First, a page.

The Naples Daily News is reporting that families in Immokalee have lost their sewer and water service because they could not show government-issued identification cards. A policy that Immokalee Water and Sewer District governors approved in October went into effect last week, costing some six families basic bathing and toilet access.
Jim Kean, a caseworker for Catholic Charities of Collier County’s Guadalupe Social Services sent an urgent e-mail to Collier Commissioner Jim Coletta on Thursday morning seeking help and calling the policy is “unjust, illogical, tilting toward racism and ethnic profiling, and a further marginalization of our farmworker families.”
A special district created by Florida legislators, the agency is independent of Collier County Commission. The governor appoints IWS board of directors. IWS Executive Director Eva Deyo acknowledged by e-mail on Thursday that the policy to terminate services to those who cannot produce a government issued ID was approved unanimously. Fred Thomas motioned to have IWS staff come up with a definition of what type of ID to require for services, authorized them to put locks on meters when needed without preceding the process by a final notice.
“Just send the cut-off list to the landowners,” states the Thomas motion, according to the printed minutes. Fellow directors Raymond Holland, Anne Goodnight, Everett Loukonen and Richard Rice unanimously seconded and approved Thomas’ motion.
When read the minutes by the Daily News, Coletta said, “Wow!” Thomas has often come before the commission to ask for charity toward the largely immigrant community, Coletta said. “And he’s chastising commissioners for not doing enough for poor people?” Coletta asked.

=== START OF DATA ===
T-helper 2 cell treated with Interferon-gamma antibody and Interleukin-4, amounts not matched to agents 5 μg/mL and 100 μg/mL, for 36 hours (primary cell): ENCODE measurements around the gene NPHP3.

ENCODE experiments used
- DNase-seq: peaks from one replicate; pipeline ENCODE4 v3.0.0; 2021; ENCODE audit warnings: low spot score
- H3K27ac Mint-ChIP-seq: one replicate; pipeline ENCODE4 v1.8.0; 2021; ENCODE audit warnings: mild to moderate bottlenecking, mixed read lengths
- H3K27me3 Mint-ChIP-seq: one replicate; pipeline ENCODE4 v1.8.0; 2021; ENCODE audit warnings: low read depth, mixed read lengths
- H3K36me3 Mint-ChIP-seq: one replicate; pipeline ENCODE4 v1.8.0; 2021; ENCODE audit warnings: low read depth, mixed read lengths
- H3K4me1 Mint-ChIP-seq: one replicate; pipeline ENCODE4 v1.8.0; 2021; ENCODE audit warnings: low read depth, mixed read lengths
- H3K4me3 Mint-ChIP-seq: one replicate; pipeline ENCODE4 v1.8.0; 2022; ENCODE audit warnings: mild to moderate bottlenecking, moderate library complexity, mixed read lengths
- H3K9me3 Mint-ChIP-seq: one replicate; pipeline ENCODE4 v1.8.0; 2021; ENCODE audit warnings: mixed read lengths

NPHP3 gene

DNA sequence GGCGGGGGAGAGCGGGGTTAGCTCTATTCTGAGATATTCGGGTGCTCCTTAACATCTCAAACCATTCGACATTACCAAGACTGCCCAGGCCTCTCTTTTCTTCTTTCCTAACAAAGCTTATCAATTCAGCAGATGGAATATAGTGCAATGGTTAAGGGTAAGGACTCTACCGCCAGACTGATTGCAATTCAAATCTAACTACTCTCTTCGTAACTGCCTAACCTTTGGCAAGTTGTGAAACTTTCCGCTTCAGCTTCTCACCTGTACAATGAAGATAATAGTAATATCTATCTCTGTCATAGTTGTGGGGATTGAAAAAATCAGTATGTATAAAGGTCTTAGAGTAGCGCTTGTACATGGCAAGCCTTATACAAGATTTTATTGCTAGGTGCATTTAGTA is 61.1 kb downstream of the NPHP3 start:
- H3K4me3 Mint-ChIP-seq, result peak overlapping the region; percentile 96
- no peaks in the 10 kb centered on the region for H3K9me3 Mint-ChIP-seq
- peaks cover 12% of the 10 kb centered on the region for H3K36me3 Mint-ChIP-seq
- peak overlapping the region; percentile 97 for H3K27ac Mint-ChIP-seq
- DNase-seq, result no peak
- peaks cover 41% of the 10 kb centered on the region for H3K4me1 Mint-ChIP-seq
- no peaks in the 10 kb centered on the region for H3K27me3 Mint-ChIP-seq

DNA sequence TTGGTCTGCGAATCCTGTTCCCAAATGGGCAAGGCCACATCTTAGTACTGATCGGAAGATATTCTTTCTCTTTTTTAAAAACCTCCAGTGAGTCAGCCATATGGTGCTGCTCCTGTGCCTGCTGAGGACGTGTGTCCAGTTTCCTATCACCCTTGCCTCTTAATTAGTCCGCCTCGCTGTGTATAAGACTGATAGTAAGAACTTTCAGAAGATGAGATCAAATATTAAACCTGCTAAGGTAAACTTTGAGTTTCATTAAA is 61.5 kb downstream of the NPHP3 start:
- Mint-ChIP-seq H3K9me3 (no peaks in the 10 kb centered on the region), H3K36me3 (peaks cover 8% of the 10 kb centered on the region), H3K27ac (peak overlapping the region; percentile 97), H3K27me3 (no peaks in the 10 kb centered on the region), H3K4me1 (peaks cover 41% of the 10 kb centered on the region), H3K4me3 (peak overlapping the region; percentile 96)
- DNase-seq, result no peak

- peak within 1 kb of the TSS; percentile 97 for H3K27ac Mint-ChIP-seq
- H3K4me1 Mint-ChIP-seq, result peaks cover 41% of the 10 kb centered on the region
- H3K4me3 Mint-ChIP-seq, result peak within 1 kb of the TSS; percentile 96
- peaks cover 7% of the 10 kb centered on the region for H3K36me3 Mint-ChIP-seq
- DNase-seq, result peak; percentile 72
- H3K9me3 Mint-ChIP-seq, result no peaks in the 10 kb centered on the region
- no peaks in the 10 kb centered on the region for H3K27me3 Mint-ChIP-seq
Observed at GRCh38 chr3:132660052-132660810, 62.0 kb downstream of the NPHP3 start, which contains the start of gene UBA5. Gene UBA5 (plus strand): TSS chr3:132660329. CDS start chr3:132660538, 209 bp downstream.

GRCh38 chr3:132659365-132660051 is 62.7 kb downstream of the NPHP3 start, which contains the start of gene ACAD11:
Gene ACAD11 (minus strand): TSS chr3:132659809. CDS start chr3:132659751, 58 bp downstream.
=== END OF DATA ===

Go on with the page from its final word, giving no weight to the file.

Coletta called Deyo on Thursday who told him the resolution was in reaction to federal identification laws.
“I suggested they call an emergency meeting,” Coletta said of IWS, but hadn’t received confirmation of that.
While he agrees the families should be given adequate notice, Coletta was not entirely critical of the new program.
While he agrees with Kean that it is unthinkable to deprive families of basic human rights such as water and sanitation, Coletta also said while that there’s a good deal of identity theft around the nation, and that is the likely reason for not accepting photo identification from potential IWS users if they are from other countries.
“They’re not trying to exclude a certain socio-economic group,” Coletta said.
However, he did question why under any program — Homeland Security or anti-identity theft — foreign photo identification is accepted throughout Collier if issued by, say, a European country, or Canada.